Booster plea as Qld logs 16 virus deaths
Queensland’s daily COVID-19 death toll has more than doubled in 24 hours, with authorities concerned more people are at risk because vaccinations are slowing.
Sixteen people died with the virus in the latest reporting period to 6.30am on Tuesday, up from seven the previous day, in the state’s deadliest day of the pandemic so far.
Three were in their 70s, eight were in their 80s, four were in their 90s and one was aged over 100.
Four of them were unvaccinated, two had received one dose and 10 were doubled-dosed. None had received a booster shot.
Health Minister Yvette D’Ath said just one of the 45 people who have died with COVID-19 in Queensland since December 13 had received a third jab.
“For anyone out there to do anything today to prioritise getting your booster, particularly if you are elderly, and vulnerable, please come forward and get your booster,” she told reporters.
“We know that it makes a difference.”
The number of deaths among aged care residents who had not received a booster was concerning, Ms D’Ath said, amid reports GPs were struggling to secure vaccine supplies from the Commonwealth.
There has been a slow-down in the rate that 20 to 39-year-olds are getting their second vaccine doses, she said.
That main cohort of COVID-19 infections in Queensland are in that age group, with Ms D’Ath stressing they should still get the jab.
“Please keep coming forward and getting vaccinated because your natural immunity will not be enough,” she said.
“You do need to get your vaccination as well.”
The latest figures show 91.59 per cent of eligible Queenslanders have had one dose of a vaccine, while 88.72 per cent have had two.
Chief Health Officer John Gerrard said there were 819 patients being treated for COVID-19 in hospital and another 50 in intensive care, with 18 people on ventilators in the 24 hours to Tuesday morning.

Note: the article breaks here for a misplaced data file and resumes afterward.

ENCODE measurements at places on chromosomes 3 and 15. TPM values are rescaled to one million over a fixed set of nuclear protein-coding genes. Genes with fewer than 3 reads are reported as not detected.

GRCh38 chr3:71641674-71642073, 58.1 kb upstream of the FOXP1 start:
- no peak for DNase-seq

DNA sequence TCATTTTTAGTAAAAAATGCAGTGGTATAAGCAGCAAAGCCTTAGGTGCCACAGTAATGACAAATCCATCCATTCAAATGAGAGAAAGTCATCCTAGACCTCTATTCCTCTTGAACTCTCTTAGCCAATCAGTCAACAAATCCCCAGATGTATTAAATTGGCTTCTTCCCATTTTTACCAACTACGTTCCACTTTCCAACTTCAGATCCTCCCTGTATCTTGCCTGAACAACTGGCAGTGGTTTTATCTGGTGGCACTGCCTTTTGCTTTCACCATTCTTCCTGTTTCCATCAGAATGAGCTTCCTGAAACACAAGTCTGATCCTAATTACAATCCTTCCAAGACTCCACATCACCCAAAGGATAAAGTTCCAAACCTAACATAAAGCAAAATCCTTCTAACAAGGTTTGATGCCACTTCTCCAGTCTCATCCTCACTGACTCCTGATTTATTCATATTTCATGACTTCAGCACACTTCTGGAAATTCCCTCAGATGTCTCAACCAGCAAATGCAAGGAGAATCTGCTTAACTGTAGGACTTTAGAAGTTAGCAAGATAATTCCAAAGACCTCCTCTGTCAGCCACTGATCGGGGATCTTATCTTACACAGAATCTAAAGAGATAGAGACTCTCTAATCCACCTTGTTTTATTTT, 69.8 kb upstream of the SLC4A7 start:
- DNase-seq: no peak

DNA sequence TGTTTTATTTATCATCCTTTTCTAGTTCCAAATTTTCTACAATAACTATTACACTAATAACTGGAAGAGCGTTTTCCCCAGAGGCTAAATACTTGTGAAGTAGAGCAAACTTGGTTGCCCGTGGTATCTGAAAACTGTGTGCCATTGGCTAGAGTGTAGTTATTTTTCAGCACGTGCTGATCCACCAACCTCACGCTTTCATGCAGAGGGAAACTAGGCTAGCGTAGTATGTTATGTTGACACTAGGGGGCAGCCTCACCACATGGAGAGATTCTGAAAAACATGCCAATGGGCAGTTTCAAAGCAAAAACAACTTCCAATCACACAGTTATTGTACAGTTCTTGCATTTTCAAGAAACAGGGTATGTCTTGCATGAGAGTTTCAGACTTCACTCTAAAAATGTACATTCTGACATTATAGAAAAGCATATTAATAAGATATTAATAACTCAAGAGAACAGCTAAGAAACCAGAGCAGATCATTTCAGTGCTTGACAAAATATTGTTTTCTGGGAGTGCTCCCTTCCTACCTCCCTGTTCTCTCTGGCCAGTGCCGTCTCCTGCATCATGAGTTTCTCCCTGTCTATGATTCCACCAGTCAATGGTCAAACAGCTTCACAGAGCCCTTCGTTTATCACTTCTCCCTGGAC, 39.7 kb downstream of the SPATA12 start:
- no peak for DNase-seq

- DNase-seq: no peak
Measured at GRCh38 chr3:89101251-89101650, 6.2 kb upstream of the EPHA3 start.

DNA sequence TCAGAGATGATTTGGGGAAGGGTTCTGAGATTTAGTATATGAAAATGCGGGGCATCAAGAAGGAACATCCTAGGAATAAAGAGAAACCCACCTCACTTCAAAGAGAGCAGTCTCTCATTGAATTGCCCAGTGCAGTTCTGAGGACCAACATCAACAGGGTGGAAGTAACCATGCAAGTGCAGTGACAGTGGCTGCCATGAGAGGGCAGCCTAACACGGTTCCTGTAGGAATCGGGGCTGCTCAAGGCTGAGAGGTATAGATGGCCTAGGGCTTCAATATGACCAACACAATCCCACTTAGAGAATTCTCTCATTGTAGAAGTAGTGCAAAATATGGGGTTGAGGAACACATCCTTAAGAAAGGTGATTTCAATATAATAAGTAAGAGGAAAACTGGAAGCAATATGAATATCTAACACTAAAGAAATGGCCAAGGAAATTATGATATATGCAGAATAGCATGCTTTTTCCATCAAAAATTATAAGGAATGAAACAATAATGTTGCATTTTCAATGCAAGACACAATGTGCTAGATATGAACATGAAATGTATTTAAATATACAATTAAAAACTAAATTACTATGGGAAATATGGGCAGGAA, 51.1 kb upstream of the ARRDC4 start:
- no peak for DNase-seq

He said the hospitalisation figures for Mondays were often higher due to a lag in data on discharges from the weekend, so it was hard to tell how quickly the numbers were rising.
“But clearly the numbers are going up, there’s no question about that,” Dr Gerrard said.
“And that is what we’ve been predicting - we’re heading towards our peak that is still projected to be towards the end of this month.”
As the state’s outbreak continues to surge, the government will limit the number of visitors allowed in hospitals.
Ms D’Ath said from Tuesday only two visitors will be allowed in hospital wards at any time, and patients will only be allowed to bring one companion into emergency departments with them.
“We have had some reports from hospital and health services that they’re seeing large groups of family members coming into the emergency department together and we really need to reduce the number of people coming into our EDS and moving around our wards at the moment,” she said.
“We’re not putting a complete ban on visitors as we have had to do previously, but we are limiting the numbers.”
The minister said there would be exceptions to the hospital visitor limits for maternity and palliative care patients, as well as for end-of-life visits.
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